Book Review: The Complaints by Ian Rankin

The Complaints book cover

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EDINBURGH’S master story teller, Ian Rankin is back with a bang in his latest crime fiction novel, The Complaints. As always, Rankin’s novels happened in real time. Inspector Rebus aged over the twenty-year interval between his debut in Knots and Crosses and the final story Exit Music. Rebus attended crime scenes uncovered during the building of the new Scottish Parliament at Holyrood and was there in the background when President George Bush fell off his bicycle at the G8 conference in Gleneagles Hotel. He moved in and out of real events.

The same is true of his new police character Inspector Malcolm Fox. Fox is a copper who investigates other coppers; a member of the despised Complaints and Conduct Department, ‘The Complaints’. This story is set around the credit crunch and the virtual collapse of the Bank of Scotland, the Royal Bank of Scotland and the property market. Fox watches DVDs he bought cheap in the final Zavvi sale. He mourns the loss of Woolworths even though he hadn’t actually shopped there for years.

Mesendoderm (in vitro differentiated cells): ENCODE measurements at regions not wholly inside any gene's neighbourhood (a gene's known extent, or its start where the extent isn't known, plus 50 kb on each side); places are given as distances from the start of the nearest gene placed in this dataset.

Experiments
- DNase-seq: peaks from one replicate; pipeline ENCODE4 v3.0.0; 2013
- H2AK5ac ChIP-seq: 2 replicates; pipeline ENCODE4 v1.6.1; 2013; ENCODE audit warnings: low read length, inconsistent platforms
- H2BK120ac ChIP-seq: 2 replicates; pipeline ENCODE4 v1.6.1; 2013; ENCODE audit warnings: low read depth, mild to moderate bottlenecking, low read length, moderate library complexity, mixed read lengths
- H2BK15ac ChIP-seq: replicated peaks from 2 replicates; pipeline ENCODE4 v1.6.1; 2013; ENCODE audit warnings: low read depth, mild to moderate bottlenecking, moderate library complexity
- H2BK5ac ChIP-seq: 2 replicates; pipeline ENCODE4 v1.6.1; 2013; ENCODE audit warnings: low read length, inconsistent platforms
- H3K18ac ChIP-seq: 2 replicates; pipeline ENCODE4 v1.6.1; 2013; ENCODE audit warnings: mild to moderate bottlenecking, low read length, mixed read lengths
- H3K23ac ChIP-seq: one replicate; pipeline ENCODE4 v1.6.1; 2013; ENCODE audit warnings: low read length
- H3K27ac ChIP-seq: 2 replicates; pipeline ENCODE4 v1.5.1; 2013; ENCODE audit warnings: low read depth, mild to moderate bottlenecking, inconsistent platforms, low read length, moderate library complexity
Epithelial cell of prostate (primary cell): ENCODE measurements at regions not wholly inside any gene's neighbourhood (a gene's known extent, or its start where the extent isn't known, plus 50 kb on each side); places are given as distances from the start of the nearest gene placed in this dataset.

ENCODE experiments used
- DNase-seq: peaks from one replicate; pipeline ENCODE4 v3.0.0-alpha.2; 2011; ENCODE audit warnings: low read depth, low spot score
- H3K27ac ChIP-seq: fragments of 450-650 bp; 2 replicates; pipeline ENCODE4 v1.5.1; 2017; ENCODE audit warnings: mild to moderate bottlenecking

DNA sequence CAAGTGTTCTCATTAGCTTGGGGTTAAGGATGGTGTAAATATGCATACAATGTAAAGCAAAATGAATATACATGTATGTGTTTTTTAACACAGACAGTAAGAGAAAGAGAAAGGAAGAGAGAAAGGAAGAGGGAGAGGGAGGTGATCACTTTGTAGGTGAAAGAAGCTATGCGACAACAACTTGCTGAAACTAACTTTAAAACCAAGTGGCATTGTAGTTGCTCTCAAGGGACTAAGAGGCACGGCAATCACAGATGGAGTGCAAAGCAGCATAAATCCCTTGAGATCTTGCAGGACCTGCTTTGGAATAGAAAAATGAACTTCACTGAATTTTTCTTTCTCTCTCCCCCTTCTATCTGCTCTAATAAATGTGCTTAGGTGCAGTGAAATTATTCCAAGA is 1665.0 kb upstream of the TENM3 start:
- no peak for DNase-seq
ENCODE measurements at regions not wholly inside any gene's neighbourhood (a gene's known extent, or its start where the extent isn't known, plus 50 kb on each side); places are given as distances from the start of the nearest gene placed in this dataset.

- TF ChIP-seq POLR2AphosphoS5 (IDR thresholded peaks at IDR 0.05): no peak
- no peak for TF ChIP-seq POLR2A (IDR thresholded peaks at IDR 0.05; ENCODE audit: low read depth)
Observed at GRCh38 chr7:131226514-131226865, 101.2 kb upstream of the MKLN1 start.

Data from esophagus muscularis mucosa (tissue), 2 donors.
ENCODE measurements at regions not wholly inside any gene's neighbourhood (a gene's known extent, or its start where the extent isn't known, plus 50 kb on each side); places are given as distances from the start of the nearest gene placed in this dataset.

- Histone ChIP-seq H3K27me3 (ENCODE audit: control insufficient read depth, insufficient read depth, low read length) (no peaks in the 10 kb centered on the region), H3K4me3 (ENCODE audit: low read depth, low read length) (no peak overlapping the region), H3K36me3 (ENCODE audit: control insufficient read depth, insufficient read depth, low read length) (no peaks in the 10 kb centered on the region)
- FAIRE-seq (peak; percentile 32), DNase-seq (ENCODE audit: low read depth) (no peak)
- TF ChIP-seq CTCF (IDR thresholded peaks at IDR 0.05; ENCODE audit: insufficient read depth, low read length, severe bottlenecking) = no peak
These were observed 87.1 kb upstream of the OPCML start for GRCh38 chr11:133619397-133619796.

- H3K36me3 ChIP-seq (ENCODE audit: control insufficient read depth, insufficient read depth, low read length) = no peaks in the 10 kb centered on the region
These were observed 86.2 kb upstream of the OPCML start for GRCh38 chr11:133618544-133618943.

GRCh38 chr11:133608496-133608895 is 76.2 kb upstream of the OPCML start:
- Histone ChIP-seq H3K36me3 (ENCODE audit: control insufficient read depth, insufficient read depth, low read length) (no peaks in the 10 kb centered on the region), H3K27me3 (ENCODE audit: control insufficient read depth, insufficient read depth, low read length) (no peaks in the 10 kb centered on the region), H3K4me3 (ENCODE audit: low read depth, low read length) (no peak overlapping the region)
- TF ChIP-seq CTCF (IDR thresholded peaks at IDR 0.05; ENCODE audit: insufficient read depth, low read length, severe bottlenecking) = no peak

After a successful case against a really dirty cop, Fox is asked to investigate a bright young detective who is suspected of downloading child porn. In a period of two weeks a number of problems in his personal life become intertwined with this investigation. As his investigation proceeds, Fox has to juggle the lives of his frail father and his abused sister, and a murder too close to home for comfort.

 

Reviewed by David Kerr

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1 Comment »

  1. And for just a few paragraphs, the novel is set in the Tea Tree Cafe!

    Like

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